OK, now to the painting. Valadir was a challenge because of all the fiddly details on his armor, but the sculpt was nice and matched the card art almost perfectly. This made it fairly easy to block in the colors and then clean up the shadows and highlights. The four fiery tongues on the top side of the shield were outlined in the sculpt, but the bottom one I freehanded to match the card art. Freehanding is tricky in the best of times, but this was done over sculpted wood texture. I'm glad I added some extra layers and highlights, since my original pass was too dim. Looking at it now, it could probably have had even more highlights added, to help it read from across the table.

Last up is Nara the Fang. Once again, I found this to be a high quality sculpt for a board game miniature. The details were nice, and she's full of character. I'm happy with how the skin came out, even though it's a bit less yellow than the card art. I tried to be very intentional about increasing the highlights and contrast—something that regular readers of my painting reflections will know that I continue to focus on improving. Red is a tricky color to highlight, and maybe I could have taken it a little higher too, but I think it's sufficient here, and the lack of stark highlights implies an appropriate cloth-like texture.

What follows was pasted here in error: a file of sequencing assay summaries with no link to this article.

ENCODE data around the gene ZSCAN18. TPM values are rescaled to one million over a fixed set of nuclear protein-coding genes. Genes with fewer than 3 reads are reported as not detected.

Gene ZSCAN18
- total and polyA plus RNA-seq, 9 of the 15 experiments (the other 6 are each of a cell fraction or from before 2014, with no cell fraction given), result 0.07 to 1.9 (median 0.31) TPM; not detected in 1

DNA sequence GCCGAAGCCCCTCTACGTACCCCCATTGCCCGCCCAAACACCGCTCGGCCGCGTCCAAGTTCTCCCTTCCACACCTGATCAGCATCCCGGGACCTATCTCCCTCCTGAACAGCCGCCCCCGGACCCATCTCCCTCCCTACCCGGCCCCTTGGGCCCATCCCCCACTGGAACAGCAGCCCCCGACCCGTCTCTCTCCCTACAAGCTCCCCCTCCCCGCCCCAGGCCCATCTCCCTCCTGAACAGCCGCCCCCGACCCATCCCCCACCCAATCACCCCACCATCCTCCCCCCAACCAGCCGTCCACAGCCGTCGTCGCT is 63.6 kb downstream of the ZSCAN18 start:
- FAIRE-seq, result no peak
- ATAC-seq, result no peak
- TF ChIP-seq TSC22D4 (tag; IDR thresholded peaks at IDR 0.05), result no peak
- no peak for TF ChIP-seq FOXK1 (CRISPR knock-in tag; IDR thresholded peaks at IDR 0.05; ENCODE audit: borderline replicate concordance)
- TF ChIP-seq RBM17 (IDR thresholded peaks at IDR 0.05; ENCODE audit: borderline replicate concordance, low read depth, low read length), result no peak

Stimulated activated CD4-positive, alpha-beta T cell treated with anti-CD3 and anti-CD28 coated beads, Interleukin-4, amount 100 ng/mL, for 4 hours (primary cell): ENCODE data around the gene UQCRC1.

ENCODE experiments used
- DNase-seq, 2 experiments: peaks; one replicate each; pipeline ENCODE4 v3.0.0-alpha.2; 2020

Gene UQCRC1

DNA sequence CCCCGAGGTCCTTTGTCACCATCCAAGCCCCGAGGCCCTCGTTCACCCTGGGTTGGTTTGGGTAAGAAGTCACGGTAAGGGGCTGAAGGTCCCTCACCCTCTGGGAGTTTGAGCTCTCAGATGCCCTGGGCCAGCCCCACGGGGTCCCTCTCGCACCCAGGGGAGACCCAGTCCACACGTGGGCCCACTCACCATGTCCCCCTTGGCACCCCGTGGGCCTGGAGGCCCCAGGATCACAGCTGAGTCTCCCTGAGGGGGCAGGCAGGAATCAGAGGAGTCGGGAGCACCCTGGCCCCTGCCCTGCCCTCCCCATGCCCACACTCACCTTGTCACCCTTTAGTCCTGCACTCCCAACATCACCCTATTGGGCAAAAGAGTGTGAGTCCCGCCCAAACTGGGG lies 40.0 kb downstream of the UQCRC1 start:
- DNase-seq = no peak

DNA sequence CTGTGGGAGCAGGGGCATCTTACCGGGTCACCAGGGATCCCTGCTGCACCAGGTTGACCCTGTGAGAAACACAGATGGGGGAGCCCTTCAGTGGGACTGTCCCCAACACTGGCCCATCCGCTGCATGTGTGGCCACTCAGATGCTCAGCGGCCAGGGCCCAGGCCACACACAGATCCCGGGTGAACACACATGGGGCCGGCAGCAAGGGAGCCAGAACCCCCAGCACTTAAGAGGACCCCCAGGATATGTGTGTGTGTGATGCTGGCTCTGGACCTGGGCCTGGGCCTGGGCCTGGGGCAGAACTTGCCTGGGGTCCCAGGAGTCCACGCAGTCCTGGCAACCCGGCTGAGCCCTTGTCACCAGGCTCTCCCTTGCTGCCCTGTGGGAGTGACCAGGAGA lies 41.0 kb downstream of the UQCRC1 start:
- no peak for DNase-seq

You might be saying to yourself, "Hey, what about Master Thorn, the fourth hero from the expansion?" I already have a nicely-painted Master Thorn from Runebound 3rd Edition, so I didn't see a need for another. It gives me a convenient spare mini for some time when one of my boys wants something to paint.

Thanks for reading!